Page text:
Can We Re-Write the Color Black
Black is both the absence of color or the sum of all colors, depending on who you talk to, they may share a different answer.
Much of the world is perception.
We perceive things differently based on all of the experiences we have ever had which leads us to interpret information differently. A bias you might call it.
Some find homage in the color black for the sinister shroud they may submerge themselves into. Others find heroism in its elegance and prestige.
Universally, however, no matter the association, black leaves us with the perception to be an uninviting acquaintance.
With this in mind, shroom eaters and acid tab takers worldwide choose instead to surround themselves with bright blues and dashes of powerful pink, creating a wedge between them and the mysterious marvel we call black.
Yet, as one who perceives black as the sum of all colors, instead of the absence of color, why is it that we are not filled with the sum of all of the joys of black and it's possessiveness of these joyous colors?
It would seem this is based on our biological sensors that alarm us towards darkness, a near cousin to black. Darkness is closely associated with the unknown -- something we fear deeply, a threat to our autonomy.
Around darkness, we are raised to be worrisome of such, for the unknown houses mystery and unknowing harm -- with this, as kids, we are told to be home before it is dark and to at night fill our rooms with warming rays of light when we are scared, bringing us comfort in the "knownness" of our surroundings.
Oh light, our hero.
Our subconscious aversion towards black is based on our innate terror of darkness. With darkness comes unknowingness and also it's similarities with our acquaintance black.
We must also consider the potential for ourselves to be frightened by blacks core characteristic, to absorb. To taketh, rather than giveth. Might we be searching instead for the brightly colored knights of light who giveth all of their energies?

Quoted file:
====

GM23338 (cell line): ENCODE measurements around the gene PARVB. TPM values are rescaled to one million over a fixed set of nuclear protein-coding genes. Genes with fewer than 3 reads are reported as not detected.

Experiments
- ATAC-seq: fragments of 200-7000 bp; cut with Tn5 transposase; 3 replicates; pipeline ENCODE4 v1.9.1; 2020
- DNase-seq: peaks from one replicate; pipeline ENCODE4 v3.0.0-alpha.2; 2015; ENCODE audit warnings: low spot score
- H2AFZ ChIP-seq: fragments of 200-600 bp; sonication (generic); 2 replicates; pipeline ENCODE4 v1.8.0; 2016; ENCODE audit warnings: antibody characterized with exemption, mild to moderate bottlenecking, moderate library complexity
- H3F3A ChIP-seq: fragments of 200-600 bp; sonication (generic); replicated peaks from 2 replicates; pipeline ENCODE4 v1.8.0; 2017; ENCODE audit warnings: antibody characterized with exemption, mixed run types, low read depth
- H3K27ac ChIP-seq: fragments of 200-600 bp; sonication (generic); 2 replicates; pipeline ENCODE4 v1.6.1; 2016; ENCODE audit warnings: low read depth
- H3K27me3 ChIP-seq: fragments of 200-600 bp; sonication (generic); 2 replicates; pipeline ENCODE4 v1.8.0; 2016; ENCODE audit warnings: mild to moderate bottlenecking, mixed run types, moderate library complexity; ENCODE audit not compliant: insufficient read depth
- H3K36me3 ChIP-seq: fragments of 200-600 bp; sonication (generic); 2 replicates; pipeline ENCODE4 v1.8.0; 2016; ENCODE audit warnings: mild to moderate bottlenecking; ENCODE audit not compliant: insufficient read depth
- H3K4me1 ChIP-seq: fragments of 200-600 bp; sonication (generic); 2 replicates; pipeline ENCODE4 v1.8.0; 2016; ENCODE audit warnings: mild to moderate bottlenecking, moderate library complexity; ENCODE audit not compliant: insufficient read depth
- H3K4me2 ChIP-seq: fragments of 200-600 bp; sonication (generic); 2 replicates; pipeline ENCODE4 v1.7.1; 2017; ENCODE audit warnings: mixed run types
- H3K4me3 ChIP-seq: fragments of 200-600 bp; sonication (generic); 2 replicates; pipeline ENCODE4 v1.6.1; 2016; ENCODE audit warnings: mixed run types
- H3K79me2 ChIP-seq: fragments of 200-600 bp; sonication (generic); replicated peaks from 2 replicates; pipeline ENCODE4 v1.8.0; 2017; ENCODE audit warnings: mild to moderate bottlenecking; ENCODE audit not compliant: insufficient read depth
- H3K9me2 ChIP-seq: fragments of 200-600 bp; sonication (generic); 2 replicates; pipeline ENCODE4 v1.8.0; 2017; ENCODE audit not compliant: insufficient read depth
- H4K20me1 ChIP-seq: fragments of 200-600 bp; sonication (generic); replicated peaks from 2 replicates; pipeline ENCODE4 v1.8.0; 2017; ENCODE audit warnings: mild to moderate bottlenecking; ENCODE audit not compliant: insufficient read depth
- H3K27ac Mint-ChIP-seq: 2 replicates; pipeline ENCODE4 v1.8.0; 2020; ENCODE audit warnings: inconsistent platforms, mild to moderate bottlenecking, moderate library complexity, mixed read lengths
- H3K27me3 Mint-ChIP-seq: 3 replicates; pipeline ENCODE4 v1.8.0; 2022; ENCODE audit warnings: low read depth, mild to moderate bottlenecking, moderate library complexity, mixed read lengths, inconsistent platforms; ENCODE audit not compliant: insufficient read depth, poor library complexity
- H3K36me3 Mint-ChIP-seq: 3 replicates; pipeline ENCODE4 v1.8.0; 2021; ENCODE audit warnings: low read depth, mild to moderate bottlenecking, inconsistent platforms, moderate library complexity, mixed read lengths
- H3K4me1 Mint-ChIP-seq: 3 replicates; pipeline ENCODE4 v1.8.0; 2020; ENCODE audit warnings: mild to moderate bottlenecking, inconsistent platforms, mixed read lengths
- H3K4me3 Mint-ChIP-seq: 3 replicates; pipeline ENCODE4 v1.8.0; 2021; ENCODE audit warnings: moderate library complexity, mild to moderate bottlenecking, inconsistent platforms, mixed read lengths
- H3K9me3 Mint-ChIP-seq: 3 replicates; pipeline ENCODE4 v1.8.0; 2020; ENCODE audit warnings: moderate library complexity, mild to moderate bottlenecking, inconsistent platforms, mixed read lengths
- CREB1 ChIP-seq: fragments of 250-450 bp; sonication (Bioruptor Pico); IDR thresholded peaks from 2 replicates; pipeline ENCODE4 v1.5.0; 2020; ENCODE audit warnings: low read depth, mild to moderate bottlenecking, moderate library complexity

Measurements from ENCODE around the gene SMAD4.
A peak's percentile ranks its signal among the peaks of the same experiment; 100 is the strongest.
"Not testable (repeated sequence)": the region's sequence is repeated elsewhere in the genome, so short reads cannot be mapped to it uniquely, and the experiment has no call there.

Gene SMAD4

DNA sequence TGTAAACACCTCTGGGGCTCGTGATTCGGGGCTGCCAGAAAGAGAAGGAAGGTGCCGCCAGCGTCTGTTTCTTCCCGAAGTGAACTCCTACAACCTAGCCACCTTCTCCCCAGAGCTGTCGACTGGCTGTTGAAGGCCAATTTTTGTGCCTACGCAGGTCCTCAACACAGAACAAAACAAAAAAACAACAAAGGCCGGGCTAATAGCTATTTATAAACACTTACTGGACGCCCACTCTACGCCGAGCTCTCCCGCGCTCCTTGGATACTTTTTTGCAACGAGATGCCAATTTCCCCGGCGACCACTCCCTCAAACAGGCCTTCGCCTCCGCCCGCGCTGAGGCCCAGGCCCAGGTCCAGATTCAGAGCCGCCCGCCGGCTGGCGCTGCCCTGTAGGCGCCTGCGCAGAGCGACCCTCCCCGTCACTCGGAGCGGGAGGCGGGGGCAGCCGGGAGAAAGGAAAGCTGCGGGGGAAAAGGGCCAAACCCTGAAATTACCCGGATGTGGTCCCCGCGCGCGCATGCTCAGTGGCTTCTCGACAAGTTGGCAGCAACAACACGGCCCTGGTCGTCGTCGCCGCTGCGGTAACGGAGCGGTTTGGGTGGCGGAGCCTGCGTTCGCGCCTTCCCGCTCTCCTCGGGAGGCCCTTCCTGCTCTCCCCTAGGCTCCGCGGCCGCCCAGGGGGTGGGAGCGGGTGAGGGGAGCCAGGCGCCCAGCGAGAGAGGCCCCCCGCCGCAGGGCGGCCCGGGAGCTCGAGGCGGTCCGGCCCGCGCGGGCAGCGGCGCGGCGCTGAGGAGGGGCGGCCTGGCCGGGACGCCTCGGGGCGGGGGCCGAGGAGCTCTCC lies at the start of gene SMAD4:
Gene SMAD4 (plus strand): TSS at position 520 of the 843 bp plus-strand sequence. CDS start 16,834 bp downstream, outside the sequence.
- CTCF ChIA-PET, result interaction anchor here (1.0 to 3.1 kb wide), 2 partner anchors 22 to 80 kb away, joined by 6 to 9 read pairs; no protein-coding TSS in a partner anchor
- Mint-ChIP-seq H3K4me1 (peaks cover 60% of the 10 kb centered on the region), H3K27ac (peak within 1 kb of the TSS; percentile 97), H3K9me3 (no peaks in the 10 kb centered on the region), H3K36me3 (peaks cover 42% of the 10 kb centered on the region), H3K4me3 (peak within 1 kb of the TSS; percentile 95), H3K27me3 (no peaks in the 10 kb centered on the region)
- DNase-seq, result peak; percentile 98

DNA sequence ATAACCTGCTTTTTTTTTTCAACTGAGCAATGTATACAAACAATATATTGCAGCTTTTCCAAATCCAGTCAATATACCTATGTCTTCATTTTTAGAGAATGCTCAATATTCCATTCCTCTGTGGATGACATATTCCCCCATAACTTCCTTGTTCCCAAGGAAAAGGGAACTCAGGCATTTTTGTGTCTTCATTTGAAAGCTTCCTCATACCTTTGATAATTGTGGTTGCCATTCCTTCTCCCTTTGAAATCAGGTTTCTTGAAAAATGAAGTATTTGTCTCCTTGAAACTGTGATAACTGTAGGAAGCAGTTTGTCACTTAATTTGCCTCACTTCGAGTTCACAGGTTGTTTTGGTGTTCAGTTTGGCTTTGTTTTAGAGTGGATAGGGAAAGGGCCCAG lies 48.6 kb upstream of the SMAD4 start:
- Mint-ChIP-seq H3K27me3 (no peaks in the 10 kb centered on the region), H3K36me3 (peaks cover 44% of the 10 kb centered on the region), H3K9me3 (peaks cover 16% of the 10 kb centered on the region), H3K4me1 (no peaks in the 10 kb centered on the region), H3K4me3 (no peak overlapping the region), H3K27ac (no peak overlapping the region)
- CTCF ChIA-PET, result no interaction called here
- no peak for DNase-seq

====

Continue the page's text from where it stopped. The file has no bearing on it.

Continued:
Further investigating, however, we find darkness and black to remain separate yet connected in a vicious cycle of extremes.
Darkness is to be the absence of light.
And black is to be the sum of all colors or... the absence of all colors. And color, might you know, is nothing but the emission of light.
Black then is different than darkness but also synonymous with darkness. Black is flexible; possessing the polarity to be both the ultimate terror, the complete absence of light, or instead, black may be the total and complete presence of light, our hero.
Therefore -- being cognizant to the relationship of darkness and black, we have the opportunity to dispel the biological fright and terror we have with black by perceiving black as the sum of all colors, rather than it's absence, affirming its role as a separate entity to darkness.
Considering the world to be nothing but how we perceive, if we choose to solely, collectively as a society perceive black as the sum of all colors and light, might we be able to retrain the collectiveness of our minds in society to embrace black as the mightiest of heroes?
While sounding far-fetched, "oh black is black", we must notice the dark sinisterity of black is only based upon our learnings of it to be so.
Black is dark and ominous because we have learnt it to be that way. Just as we have learned red to be hot and blue to be cool. And just as we have learnt a head nod to be 'yes' and a head shake to be 'no'.
Might we one day be able to see wall to wall offices in black and feel rejoiced, hit with love, and the cumulative feeling of all colors?
If we separate all we know for black, to be synonymous with evil darkness, might we become capable of seeing black as a stand-alone entity of good and happiness?